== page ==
Make sure you read this great op-ed by David Gibson in today's New York Times commenting on a prospective merger between Boston College and Weston Jesuit School of Theology, one of two Jesuit theologates (i.e., seminaries) in the United States. Gibson gives, it seems to me, a pretty good snapshot of the current state of the Society. Despite the hopes of our critics, the Jesuits aren't going to wither away. On the contrary, we're adapting and innovating - as we've done repeatedly over the past 450 years - to meet the ever-changing needs of the contemporary Church and the human community.

As for the merger (about which you can learn more from this article in last Tuesday's Boston Globe), I'd love to see it happen. By joining forces with BC, Weston would be able to give its Jesuit and lay students access to the resources of a world-class university. By taking Weston under its wing, BC would substantially improve its already strong theology program, standing to become - as Weston prez Father Bob Manning says in the Gibson piece - "the center for the study of Roman Catholic theology in the United States." For my own part, I'm very fond of the BC campus - sometimes when I'm in the vicinity, I'll stop there just to walk around - and I love its location, close by the leafy streets of Newton and Brighton as well as the delights of downtown Brookline. I've often thought BC would be a great place to live and to study, and I'd love to do theology there as a Jesuit. So here's hoping (and praying) that the potential BC-Weston alliance works out. AMDG.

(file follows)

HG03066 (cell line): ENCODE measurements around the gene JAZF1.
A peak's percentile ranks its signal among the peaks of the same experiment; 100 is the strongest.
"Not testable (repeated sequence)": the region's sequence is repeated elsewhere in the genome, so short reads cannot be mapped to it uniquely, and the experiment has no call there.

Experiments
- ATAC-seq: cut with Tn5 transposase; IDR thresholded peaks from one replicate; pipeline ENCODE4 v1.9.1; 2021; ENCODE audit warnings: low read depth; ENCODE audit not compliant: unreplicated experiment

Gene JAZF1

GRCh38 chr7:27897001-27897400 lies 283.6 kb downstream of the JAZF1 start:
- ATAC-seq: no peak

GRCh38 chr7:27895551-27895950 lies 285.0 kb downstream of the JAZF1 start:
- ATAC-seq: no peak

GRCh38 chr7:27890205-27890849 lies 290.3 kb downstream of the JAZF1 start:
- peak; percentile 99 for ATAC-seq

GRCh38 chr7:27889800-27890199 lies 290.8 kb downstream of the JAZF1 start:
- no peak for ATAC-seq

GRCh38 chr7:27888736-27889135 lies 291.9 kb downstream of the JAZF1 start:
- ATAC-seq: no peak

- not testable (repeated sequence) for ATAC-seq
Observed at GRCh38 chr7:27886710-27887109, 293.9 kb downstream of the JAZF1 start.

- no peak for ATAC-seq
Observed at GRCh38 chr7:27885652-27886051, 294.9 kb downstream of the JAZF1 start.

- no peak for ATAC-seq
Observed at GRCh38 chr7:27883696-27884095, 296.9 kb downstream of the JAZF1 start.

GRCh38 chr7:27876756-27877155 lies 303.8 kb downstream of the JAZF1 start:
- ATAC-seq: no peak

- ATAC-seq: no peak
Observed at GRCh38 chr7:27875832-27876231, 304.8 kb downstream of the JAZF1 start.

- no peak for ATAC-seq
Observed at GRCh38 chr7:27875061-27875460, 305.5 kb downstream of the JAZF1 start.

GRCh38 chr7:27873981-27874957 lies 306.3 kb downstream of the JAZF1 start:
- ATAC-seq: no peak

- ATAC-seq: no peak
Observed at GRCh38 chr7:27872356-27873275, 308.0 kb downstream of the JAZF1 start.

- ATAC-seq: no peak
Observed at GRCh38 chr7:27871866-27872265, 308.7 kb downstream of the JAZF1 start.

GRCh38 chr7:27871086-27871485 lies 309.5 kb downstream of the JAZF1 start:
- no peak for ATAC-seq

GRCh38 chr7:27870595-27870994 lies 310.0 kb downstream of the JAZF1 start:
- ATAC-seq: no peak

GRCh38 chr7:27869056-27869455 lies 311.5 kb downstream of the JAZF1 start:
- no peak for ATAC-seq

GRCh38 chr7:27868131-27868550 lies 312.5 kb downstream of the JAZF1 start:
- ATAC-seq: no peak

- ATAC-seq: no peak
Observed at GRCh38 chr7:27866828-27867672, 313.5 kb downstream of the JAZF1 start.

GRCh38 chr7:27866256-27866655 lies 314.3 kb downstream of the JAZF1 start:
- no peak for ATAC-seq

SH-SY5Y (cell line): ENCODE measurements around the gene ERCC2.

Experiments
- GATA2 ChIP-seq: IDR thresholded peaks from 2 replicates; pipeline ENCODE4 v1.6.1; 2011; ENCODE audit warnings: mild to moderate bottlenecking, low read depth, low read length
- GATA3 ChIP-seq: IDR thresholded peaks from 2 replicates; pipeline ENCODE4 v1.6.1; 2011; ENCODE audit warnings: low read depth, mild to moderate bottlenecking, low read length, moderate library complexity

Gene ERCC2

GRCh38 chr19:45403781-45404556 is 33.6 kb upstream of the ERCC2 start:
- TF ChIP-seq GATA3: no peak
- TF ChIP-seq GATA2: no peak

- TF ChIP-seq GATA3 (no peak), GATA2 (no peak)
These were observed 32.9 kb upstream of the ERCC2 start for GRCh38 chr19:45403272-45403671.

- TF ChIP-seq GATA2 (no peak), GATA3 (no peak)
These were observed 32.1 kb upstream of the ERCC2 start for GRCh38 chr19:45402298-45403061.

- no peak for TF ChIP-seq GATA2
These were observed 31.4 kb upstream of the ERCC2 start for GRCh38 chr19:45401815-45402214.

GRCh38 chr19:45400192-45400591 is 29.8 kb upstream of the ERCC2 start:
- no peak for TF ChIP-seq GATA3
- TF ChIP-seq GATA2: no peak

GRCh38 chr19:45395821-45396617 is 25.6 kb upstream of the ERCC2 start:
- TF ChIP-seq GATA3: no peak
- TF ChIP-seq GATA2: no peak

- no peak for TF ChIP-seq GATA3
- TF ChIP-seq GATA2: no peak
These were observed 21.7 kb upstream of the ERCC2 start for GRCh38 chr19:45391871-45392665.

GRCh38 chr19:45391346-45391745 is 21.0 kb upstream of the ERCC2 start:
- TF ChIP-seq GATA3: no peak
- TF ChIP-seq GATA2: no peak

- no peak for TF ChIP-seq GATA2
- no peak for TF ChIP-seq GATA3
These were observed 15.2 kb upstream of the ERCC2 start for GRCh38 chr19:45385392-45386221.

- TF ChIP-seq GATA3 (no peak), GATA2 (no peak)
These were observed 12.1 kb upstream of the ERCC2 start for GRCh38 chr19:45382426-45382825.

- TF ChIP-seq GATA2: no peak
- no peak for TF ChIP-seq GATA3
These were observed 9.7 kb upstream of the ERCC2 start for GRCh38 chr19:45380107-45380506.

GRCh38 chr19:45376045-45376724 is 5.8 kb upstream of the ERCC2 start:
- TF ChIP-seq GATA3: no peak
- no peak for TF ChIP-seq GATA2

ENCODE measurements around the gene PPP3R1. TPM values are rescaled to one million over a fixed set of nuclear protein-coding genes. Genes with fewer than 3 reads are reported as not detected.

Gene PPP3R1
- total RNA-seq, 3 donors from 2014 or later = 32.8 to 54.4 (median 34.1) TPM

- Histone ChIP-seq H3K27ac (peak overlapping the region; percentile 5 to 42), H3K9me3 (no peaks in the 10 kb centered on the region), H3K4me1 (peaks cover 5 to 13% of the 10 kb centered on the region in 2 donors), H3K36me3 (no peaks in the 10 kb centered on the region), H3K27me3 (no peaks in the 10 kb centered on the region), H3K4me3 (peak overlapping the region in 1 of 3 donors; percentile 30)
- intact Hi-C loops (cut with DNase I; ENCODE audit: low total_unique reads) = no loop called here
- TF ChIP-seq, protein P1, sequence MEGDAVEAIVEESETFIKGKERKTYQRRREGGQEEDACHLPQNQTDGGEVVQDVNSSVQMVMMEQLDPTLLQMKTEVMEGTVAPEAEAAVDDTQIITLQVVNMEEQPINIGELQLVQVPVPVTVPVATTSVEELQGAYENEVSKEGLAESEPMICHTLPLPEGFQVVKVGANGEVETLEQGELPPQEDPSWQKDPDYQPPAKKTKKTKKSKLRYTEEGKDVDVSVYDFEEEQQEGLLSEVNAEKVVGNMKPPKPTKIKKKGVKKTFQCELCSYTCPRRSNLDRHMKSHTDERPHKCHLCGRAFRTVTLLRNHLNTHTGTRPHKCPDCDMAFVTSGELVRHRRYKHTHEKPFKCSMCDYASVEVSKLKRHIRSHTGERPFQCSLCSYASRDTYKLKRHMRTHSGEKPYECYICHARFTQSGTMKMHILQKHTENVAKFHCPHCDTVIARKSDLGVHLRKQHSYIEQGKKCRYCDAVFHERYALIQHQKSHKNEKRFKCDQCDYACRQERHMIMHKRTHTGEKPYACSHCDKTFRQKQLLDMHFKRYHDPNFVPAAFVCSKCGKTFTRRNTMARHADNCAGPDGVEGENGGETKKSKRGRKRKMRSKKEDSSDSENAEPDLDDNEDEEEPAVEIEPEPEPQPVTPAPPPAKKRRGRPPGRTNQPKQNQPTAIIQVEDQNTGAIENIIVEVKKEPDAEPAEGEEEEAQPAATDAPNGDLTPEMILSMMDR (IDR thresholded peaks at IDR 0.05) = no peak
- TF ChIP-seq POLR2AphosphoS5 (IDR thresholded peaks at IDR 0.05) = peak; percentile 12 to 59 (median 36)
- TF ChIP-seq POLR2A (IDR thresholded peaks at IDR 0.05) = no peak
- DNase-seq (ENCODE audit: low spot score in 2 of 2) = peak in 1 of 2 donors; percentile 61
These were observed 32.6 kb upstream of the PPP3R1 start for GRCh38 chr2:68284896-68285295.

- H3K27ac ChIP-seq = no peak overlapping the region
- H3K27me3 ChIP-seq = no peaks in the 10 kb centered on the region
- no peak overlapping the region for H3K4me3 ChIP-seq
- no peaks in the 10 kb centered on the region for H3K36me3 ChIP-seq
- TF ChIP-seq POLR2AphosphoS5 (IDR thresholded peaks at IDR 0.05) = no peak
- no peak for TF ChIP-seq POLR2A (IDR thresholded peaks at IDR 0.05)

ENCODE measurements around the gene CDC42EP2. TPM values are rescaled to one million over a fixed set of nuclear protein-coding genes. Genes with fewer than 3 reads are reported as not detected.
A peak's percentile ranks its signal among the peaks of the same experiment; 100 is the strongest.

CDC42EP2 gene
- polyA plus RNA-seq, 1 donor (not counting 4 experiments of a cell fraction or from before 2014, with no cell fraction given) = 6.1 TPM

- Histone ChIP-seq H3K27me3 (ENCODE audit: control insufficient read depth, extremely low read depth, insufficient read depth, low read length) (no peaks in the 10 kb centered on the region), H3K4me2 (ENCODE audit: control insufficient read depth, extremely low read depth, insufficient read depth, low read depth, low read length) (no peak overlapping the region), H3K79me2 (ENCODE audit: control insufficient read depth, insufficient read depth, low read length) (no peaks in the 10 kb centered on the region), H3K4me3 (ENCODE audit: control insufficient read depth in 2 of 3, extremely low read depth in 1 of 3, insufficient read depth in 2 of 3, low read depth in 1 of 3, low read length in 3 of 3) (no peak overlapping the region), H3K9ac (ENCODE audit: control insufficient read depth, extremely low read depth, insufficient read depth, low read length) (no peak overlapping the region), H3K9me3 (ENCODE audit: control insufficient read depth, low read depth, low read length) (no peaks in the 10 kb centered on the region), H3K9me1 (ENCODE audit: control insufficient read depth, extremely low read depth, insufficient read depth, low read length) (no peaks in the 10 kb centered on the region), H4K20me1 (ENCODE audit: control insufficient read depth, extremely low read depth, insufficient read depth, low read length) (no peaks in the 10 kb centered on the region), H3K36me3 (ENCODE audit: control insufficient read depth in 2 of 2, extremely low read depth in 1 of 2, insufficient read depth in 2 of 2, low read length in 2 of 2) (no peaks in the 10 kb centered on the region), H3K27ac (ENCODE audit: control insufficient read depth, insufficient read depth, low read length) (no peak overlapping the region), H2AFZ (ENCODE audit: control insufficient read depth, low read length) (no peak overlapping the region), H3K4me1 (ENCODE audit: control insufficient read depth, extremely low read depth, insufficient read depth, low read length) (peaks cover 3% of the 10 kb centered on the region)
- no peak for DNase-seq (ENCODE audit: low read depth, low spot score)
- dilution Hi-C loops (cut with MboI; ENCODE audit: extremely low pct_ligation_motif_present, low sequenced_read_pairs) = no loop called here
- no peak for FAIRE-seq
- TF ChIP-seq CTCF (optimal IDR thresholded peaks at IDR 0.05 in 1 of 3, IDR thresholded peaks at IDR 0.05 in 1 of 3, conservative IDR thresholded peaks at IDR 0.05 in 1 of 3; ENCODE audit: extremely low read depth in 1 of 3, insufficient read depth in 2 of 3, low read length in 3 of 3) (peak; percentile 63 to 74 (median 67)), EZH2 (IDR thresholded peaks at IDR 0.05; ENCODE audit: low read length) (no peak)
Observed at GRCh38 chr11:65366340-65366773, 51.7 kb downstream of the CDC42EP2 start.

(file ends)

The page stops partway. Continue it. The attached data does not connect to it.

Saturday, December 11, 2004

See, see, see . . . Tennessee Tuxedo!

For the edification of fellow first-year novice Jim Shea, with whom I was reminiscing earlier about old cartoons, here's a link to the lyrics of the Tennessee Tuxedo theme song. If you don't remember Tennessee Tuxedo, you can read more about him here and here. Research for this post refreshed my memory of the character, who I recall watching in reruns but sometimes conflated with Huckleberry Hound - who is not only a very different character but of a different species as well. (Family members familiar with my penchant for mixing up the names of our pets probably aren't surprised that I'd make such an error.) I watched both cartoons in syndication when I was a kid, though I was a much bigger fan of Rocky and Bullwinkle and Underdog. And yes, in case you were wondering, this post marks a continuation of the pop culture apostolate begun by my Bartles & Jaymes and Scarecrow and Mrs. King blog entries. Similar bursts of nostalgia are likely in the future, so consider yourself warned. AMDG.